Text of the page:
Tectona is the second largest vessel in our fleet, loaned to us by the Tectona Trust. She is a solid Sail Training vessel, she is safe and fun to sail. With 2000 sq ft of canvas across 6 sails she keeps the crew busy!
She is equally well suited to group sailing as individual teenage sailing weeks and is particularly good as a platform for slightly older groups due to the size and weight of her rig and sails. She is the biggest of The Island Trust vessels and as such is great for larger groups needing lots of activity on deck.
Tectona is loaned by Tectona Trust to The Island Trust, who operate her. Tectona Trust use Tectona themselves for voyages helping people in Recovery from drug addiction. Tectona was built in India in 1928 by local people and elephants who dragged huge teak trees to the beach to be chopped into planks. She was commissioned by a Major in the medical corps for use as a private yacht and was brought back to the UK, and over the next 30 years she changed hands and professions several times. She was used to ferry supplies and personnel in the Hebrides during WW2 and later as a charter yacht before she finally found her place in sail training.
In 1964 she was bought by the Plymouth School of Navigation and used as their training ship for the next 16 years. A huge number of the most senior mariners in Britain learned to sail on Tectona as cadets. Over the next 40 years, Tectona explored most of the north Atlantic and Mediterranean, with young people from all over Europe to sail and navigate her. In 2008 Tectona was brought back to Plymouth and since then has been taking young people from all walks of life on adventures around Britain.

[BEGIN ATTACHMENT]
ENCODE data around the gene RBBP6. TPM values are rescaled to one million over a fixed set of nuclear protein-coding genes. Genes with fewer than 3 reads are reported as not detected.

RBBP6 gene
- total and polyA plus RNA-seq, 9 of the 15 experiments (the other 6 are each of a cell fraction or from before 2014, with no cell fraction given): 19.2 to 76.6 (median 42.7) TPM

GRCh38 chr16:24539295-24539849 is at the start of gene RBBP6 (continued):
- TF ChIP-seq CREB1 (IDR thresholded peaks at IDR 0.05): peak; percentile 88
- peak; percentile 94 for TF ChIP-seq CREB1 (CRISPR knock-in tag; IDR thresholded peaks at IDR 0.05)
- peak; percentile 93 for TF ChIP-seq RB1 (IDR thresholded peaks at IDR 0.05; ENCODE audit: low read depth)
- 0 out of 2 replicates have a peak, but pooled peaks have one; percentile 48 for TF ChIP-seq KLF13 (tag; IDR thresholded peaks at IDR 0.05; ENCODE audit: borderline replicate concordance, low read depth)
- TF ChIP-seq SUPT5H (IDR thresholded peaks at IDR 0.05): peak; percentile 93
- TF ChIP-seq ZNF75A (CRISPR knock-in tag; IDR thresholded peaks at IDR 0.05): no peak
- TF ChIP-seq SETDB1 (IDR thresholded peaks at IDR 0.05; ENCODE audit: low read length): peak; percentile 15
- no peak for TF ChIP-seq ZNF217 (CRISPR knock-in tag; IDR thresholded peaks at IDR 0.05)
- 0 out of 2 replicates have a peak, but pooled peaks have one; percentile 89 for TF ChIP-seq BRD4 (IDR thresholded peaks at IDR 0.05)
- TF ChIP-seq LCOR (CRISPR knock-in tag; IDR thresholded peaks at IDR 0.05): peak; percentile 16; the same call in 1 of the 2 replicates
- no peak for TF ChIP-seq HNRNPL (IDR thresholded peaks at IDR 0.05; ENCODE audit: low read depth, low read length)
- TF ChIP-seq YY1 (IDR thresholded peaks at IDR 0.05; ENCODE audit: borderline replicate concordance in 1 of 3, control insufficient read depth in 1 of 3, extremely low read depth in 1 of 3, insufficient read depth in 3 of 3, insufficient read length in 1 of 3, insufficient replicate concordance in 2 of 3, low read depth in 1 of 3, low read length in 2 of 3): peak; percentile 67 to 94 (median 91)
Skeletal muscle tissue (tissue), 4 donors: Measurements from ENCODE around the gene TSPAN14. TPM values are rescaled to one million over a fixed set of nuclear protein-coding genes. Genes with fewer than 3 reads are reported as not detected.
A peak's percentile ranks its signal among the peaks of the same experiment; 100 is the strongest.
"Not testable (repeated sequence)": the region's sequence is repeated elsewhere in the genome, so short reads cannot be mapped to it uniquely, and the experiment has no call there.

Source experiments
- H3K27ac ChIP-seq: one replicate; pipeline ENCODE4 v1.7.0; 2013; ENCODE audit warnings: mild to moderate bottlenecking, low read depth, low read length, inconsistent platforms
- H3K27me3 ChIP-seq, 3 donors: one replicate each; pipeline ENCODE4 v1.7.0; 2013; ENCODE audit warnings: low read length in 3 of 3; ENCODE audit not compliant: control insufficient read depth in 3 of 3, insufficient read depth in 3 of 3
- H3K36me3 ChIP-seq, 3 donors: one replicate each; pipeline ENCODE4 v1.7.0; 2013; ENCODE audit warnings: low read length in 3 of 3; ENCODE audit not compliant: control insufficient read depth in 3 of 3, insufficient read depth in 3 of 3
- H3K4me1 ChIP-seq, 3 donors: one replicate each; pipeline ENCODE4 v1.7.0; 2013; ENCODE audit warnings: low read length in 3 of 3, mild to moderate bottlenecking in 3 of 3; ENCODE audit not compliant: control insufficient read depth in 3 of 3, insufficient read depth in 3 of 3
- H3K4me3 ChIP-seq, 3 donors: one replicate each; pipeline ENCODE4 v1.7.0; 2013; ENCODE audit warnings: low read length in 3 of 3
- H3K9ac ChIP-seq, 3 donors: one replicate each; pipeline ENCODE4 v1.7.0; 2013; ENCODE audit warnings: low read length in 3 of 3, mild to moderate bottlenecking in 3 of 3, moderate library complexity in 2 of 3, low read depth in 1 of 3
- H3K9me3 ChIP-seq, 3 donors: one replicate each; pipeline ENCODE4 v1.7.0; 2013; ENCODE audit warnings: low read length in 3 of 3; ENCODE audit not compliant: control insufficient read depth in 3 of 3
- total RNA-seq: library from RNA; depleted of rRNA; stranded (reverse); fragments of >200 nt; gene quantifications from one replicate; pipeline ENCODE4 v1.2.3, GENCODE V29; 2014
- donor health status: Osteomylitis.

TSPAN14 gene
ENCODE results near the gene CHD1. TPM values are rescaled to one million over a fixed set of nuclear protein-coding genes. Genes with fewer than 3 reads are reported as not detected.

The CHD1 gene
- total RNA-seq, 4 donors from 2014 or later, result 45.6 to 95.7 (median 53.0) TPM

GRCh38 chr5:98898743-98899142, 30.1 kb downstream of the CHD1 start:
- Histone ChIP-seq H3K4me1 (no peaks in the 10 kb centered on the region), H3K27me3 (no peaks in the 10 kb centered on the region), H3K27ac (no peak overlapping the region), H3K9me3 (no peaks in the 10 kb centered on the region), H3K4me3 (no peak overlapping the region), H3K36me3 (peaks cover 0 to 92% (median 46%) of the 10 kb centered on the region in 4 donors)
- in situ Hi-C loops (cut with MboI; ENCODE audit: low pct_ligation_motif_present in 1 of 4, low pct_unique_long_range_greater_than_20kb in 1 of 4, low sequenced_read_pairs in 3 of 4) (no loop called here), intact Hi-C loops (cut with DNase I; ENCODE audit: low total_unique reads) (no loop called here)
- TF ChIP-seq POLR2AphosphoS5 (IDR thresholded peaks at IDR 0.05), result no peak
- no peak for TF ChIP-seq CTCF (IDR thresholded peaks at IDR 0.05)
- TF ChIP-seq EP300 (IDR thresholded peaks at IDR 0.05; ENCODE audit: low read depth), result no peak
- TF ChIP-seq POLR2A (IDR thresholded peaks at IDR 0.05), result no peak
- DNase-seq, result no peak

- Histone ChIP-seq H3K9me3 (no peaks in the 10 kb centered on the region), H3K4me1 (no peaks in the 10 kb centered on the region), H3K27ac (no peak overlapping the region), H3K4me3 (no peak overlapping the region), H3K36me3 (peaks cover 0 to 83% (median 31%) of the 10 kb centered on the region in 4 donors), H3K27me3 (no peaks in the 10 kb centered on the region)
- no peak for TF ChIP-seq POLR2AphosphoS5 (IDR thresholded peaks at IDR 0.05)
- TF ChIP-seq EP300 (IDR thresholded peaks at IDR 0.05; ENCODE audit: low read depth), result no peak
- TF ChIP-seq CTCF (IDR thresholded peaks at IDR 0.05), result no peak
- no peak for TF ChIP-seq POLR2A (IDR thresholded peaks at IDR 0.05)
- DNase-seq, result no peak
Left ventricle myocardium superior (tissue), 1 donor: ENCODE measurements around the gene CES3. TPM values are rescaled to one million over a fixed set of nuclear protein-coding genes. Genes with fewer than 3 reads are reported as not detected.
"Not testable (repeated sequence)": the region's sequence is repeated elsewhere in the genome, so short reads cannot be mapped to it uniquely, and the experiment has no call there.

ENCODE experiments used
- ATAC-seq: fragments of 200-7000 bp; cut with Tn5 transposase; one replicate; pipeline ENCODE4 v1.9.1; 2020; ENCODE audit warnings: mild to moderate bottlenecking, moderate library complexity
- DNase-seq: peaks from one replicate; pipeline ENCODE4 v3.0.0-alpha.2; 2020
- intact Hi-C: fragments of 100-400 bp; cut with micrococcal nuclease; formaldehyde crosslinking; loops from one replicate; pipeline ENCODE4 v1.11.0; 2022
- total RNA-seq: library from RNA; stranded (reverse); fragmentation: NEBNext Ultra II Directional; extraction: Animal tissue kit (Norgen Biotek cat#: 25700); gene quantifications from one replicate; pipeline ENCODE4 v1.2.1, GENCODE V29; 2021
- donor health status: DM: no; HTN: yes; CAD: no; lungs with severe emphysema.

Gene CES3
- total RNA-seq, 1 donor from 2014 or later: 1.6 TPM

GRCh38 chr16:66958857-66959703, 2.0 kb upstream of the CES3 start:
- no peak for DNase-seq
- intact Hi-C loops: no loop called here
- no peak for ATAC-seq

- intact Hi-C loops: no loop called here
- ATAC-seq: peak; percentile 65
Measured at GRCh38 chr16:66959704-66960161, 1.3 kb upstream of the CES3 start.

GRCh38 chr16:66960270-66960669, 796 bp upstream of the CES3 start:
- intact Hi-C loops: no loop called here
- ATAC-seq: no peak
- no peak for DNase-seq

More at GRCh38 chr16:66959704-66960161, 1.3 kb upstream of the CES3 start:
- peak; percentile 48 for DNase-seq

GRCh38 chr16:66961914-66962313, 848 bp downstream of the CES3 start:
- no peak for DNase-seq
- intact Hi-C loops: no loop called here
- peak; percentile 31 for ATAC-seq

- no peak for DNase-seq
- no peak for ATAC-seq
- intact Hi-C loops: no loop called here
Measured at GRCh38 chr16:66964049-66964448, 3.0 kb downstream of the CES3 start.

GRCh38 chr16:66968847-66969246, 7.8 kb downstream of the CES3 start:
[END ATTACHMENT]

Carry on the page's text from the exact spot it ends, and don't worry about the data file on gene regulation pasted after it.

Today she once again has connections with Plymouth University, with medical students taking part in her Recovery voyages, and the Plymouth University Tectona Business Challenge named after her.
Built solidly of teak, with many full-length 70 ft planks, she is one of the most seaworthy vessels ever built. Rigged as a gaff ketch, she is easy to handle and perfect for learning. She has a hand worked windlass for weighing the anchor. Her accommodation is in an open fo’c’sle style with 4 sets of bunk beds. There is one private cabin with bunk beds for two, and the remaining bunks are in the saloon. She has a lovely communal feeling!